Whilst it maybe a lifestyle choice for some, for others the decision to rent out their property is purely financially motivated.
“We’re seeing a real rise in the number of people who are using their pensions to buy a second home and then using that as a yield and an income,” reveals Donoghue.
“There’s a lot of growth in that particular area because a typical owner will get around £40,000 income per year from the property and the yields are generally between 5-7% depending on the property.”
With just over 10,000 properties on the books and ambitions to double that number in the next couple of years, Donoghue evidently has plenty of confidence in the growth potential of the UK holiday market.
He credits the continuing fallout from the Brexit vote, a weakened British pound and fears over international terrorism as the three major factors which have seen more people, both from the UK and abroad, choosing to holiday in this country.
“The appeal of rural Britain is huge, the number of people going on holiday in the UK is growing significantly.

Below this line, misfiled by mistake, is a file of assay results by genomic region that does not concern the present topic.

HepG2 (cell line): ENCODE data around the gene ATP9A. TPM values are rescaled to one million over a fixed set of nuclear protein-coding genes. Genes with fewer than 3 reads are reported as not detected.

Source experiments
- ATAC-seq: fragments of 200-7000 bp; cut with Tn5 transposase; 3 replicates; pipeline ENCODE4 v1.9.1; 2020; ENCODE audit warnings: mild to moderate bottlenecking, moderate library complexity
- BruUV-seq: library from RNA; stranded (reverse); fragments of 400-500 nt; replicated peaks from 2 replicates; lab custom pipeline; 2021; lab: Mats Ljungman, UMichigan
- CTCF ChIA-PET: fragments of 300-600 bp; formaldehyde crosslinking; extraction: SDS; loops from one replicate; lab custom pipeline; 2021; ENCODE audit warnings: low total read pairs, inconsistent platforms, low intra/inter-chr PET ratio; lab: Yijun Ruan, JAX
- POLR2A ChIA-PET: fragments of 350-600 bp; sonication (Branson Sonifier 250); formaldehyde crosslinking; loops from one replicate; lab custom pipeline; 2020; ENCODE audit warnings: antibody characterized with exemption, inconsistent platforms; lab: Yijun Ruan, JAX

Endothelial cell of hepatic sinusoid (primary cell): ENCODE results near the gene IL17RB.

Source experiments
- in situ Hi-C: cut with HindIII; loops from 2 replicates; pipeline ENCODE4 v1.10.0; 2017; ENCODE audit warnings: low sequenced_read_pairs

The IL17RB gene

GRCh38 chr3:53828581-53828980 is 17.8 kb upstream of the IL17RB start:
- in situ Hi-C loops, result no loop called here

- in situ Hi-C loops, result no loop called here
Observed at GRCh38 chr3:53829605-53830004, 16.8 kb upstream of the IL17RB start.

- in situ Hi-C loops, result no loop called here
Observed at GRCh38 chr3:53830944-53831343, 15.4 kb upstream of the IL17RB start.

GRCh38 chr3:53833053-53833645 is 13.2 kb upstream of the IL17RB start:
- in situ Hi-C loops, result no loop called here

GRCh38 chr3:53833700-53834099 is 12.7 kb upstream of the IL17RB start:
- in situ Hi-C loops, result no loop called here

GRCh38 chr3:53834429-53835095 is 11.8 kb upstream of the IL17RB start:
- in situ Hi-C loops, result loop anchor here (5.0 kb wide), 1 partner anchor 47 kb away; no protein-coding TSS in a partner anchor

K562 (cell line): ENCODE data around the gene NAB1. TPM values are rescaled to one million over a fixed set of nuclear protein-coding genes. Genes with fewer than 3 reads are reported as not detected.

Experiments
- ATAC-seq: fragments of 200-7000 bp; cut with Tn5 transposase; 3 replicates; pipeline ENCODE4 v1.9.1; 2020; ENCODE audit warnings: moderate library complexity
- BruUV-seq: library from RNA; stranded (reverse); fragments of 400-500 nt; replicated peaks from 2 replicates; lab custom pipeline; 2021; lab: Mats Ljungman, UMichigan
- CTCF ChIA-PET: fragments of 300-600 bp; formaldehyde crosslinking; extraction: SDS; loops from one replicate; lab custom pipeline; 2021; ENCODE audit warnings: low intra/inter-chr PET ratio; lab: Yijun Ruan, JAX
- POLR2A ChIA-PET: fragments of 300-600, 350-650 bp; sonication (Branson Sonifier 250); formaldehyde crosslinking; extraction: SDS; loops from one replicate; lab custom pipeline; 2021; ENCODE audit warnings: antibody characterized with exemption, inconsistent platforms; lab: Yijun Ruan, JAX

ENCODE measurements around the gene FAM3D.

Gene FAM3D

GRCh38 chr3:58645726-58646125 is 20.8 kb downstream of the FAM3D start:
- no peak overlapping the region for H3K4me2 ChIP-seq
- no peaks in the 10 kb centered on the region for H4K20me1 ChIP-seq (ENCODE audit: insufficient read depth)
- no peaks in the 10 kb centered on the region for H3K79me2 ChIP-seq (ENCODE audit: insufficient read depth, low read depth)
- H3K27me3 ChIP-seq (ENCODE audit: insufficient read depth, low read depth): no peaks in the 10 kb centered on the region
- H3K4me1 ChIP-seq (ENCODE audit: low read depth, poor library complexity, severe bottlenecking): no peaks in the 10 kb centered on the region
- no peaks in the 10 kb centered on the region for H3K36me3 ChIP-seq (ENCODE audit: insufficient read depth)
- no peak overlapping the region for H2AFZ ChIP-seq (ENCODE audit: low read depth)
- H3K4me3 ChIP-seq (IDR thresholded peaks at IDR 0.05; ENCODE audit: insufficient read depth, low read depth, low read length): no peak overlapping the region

“We get a lot of customers who are now solely going on UK holidays because they feel nervous about going to an overseas destination.”
Despite this success and Donoghue’s intimate knowledge of the European holiday market, the CEO has no designs on expanding Sykes’ coverage across the English Channel to take on the likes of Airbnb just yet.
“Going overseas? Whilst the headroom is still significant in the UK and there’s plenty of space to grow, we want to remain focused and committed to being the best at what we do in Britain.
“Saying that, there are a lot of overseas visitors who come into the UK so we do spend quite a lot of time marketing in France, Spain and Germany.
“The technology platform which we have been investing in has been built to be multi-currency and multi-language so at some point in the future if we run out of headroom or if we make an acquisition in Europe, our technology will allow us to scale into those markets.
“But at the moment the market drivers are very positive for self-catering holidays in the UK.”